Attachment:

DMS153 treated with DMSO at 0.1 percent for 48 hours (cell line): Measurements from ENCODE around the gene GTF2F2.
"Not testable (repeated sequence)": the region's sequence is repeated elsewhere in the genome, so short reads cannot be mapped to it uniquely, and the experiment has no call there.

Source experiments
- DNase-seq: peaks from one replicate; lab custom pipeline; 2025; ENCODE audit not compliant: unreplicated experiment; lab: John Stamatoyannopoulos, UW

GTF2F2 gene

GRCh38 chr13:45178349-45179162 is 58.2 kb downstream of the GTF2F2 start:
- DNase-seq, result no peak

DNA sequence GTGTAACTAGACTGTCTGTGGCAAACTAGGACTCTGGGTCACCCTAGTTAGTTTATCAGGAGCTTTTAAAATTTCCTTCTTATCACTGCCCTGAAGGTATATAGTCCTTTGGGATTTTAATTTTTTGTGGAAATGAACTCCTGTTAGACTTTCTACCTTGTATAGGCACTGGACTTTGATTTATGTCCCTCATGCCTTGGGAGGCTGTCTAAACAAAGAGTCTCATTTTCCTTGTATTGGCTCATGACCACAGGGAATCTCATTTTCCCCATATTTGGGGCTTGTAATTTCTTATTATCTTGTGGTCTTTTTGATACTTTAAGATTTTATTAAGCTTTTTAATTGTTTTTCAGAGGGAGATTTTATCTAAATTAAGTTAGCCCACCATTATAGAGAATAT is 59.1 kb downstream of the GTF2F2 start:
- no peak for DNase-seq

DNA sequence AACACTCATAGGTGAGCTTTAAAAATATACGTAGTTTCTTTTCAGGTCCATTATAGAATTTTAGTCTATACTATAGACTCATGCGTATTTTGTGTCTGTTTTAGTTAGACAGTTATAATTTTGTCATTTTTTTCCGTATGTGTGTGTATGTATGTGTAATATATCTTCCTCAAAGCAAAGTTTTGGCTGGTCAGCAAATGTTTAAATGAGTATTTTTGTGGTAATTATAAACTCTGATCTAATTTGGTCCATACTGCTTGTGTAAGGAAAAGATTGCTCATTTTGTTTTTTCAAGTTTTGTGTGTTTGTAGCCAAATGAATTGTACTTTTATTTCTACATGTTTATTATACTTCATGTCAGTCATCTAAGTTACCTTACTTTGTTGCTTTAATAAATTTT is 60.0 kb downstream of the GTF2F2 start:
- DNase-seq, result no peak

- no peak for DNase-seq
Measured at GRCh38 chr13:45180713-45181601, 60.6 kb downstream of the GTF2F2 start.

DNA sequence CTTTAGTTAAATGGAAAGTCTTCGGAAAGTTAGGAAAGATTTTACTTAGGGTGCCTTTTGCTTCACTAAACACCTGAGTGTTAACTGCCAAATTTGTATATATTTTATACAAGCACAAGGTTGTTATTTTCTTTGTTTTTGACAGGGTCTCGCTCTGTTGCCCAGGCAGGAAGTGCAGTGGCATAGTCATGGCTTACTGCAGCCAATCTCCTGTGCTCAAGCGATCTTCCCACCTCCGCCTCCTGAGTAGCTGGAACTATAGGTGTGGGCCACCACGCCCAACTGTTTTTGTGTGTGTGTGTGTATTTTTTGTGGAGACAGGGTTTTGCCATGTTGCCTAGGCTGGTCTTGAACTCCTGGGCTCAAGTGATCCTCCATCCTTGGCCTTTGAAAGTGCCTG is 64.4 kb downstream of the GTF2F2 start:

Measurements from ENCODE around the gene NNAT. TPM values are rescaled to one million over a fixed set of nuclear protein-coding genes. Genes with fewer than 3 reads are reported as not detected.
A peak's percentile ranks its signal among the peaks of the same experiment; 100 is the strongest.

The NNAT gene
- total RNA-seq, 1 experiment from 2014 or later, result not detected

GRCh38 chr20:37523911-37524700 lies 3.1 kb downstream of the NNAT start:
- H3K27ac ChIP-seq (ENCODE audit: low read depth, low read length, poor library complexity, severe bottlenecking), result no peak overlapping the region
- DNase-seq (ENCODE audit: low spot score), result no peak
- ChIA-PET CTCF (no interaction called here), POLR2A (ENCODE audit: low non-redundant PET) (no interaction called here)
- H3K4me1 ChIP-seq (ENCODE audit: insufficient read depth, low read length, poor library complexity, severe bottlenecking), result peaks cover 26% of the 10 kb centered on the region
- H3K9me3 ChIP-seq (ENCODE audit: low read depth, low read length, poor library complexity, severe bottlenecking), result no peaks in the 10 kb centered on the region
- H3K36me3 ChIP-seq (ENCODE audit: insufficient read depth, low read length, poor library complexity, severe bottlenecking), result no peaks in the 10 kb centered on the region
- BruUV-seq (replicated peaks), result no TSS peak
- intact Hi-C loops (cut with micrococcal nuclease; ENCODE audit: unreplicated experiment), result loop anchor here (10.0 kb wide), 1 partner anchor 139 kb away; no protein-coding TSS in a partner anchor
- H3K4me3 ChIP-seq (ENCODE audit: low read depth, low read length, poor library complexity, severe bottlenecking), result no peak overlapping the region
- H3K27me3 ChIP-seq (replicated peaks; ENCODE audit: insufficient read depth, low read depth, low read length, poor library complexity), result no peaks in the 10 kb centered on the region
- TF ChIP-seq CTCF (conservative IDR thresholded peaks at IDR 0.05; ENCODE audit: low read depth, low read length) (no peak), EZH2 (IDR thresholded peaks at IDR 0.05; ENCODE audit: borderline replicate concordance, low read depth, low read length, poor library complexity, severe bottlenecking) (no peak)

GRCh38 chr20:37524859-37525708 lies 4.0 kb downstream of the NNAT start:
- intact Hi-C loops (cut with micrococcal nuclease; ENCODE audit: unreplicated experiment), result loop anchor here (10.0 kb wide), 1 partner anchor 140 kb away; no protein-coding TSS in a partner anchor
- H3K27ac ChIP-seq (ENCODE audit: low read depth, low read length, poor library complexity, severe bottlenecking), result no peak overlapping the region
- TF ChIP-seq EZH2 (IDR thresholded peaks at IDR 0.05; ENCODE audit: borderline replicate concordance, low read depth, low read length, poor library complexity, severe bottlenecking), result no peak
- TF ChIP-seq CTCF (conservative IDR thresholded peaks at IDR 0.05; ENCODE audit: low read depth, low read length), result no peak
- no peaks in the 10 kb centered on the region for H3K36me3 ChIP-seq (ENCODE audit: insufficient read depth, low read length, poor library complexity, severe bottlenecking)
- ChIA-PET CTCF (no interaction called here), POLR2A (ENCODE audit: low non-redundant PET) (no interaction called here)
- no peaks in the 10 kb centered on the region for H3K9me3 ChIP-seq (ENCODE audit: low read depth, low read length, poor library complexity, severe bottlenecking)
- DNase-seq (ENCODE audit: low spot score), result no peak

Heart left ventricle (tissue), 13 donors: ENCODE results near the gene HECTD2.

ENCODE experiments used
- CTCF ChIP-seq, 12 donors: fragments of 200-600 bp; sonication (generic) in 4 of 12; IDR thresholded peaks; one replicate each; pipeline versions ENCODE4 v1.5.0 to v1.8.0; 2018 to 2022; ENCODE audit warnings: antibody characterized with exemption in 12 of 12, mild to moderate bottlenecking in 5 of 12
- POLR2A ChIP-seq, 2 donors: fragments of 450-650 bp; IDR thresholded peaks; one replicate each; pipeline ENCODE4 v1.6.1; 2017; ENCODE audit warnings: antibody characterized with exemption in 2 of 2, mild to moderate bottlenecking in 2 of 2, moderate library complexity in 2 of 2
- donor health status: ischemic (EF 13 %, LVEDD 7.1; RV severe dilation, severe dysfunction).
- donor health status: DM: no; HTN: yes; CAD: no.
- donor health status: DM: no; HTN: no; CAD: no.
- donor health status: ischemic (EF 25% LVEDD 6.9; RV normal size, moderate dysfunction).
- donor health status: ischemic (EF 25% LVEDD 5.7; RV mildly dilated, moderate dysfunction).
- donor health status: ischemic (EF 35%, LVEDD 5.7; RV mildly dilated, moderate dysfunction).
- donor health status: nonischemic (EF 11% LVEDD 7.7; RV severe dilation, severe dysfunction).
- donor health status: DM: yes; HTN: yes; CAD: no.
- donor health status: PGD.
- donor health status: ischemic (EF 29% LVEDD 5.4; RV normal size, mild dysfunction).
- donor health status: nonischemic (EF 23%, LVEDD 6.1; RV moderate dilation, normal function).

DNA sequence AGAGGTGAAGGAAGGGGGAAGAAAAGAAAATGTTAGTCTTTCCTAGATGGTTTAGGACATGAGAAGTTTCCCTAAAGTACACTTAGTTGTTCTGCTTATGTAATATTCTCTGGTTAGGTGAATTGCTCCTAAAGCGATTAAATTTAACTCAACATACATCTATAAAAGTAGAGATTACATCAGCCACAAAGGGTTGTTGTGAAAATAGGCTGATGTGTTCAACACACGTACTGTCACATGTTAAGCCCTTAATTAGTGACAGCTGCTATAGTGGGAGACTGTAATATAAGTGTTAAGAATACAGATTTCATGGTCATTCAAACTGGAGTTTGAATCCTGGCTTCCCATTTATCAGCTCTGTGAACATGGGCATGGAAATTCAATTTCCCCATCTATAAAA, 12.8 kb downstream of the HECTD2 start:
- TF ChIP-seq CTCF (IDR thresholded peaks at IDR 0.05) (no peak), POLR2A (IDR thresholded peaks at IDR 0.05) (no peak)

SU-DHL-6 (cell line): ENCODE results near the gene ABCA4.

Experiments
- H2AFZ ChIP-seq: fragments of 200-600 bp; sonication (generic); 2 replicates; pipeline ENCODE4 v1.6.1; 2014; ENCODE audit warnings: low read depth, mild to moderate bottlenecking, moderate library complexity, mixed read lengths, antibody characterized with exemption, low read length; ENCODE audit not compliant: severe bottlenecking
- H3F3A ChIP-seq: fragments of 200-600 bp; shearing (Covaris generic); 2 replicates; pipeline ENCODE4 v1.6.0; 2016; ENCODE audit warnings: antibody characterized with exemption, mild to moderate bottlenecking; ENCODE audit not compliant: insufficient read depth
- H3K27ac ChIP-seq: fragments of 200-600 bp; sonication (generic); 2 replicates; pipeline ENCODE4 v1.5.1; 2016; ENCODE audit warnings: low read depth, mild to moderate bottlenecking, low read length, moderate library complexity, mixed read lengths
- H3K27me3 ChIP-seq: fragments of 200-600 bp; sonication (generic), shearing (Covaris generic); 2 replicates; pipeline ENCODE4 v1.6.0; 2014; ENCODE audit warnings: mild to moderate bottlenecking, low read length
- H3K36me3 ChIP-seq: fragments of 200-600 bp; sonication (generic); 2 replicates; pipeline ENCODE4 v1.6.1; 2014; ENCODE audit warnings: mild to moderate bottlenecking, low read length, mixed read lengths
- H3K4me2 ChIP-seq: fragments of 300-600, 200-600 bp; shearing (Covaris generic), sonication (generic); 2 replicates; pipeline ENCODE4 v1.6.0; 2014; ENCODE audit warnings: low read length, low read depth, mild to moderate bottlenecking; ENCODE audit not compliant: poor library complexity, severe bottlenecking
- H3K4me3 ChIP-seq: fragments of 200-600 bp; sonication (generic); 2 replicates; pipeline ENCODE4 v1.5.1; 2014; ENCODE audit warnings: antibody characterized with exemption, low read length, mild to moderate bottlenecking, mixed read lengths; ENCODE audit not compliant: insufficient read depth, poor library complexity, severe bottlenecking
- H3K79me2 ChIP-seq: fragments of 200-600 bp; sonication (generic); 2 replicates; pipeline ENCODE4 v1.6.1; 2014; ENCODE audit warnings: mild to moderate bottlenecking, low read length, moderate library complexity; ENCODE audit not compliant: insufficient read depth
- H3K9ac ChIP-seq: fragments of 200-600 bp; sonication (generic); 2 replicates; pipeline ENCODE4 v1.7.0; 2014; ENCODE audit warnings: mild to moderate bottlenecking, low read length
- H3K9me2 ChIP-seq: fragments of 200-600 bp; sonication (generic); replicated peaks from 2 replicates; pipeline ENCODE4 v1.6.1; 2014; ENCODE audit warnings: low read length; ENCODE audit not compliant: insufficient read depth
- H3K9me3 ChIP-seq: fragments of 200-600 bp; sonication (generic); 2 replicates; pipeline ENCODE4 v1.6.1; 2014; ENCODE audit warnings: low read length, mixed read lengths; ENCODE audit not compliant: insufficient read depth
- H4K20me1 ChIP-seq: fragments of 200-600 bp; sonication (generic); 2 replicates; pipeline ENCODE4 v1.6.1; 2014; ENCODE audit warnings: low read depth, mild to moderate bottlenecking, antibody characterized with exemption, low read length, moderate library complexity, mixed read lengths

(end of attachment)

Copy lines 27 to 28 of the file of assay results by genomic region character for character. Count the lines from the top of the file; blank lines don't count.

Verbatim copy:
- intact Hi-C loops (cut with micrococcal nuclease; ENCODE audit: unreplicated experiment), result loop anchor here (10.0 kb wide), 1 partner anchor 139 kb away; no protein-coding TSS in a partner anchor
- H3K4me3 ChIP-seq (ENCODE audit: low read depth, low read length, poor library complexity, severe bottlenecking), result no peak overlapping the region